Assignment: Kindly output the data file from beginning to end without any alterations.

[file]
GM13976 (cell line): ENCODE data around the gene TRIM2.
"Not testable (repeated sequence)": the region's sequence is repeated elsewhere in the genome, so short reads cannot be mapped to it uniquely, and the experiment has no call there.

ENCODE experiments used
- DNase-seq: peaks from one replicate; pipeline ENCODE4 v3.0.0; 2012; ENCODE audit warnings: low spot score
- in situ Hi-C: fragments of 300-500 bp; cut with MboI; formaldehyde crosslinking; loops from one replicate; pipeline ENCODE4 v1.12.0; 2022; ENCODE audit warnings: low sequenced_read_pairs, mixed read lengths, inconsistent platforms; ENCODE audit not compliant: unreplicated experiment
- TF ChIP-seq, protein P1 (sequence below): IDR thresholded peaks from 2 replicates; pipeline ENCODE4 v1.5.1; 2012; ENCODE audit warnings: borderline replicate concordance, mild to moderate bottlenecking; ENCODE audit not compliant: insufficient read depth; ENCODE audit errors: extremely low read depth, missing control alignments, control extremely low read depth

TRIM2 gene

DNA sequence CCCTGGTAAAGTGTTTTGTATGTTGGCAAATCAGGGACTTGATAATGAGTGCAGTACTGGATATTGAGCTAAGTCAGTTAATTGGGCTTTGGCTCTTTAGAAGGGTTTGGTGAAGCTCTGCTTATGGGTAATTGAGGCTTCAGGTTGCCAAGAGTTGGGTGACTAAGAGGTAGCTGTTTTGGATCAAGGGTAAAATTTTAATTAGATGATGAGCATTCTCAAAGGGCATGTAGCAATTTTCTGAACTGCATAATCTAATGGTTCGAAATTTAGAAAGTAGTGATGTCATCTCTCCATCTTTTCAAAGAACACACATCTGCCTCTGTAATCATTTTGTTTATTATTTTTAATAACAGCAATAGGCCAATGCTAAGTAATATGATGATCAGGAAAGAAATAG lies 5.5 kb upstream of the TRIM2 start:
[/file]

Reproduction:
GM13976 (cell line): ENCODE data around the gene TRIM2.
"Not testable (repeated sequence)": the region's sequence is repeated elsewhere in the genome, so short reads cannot be mapped to it uniquely, and the experiment has no call there.

ENCODE experiments used
- DNase-seq: peaks from one replicate; pipeline ENCODE4 v3.0.0; 2012; ENCODE audit warnings: low spot score
- in situ Hi-C: fragments of 300-500 bp; cut with MboI; formaldehyde crosslinking; loops from one replicate; pipeline ENCODE4 v1.12.0; 2022; ENCODE audit warnings: low sequenced_read_pairs, mixed read lengths, inconsistent platforms; ENCODE audit not compliant: unreplicated experiment
- TF ChIP-seq, protein P1 (sequence below): IDR thresholded peaks from 2 replicates; pipeline ENCODE4 v1.5.1; 2012; ENCODE audit warnings: borderline replicate concordance, mild to moderate bottlenecking; ENCODE audit not compliant: insufficient read depth; ENCODE audit errors: extremely low read depth, missing control alignments, control extremely low read depth

TRIM2 gene

DNA sequence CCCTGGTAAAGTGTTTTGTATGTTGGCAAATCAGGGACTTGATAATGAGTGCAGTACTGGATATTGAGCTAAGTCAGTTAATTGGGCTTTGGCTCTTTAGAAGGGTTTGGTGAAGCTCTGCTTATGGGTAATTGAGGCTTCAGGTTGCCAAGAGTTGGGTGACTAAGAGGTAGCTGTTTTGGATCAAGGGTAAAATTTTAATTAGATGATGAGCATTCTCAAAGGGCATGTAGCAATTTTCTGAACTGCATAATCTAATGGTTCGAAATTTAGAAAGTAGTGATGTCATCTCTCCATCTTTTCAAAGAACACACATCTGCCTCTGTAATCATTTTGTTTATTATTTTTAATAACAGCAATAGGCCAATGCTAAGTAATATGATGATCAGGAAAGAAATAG lies 5.5 kb upstream of the TRIM2 start: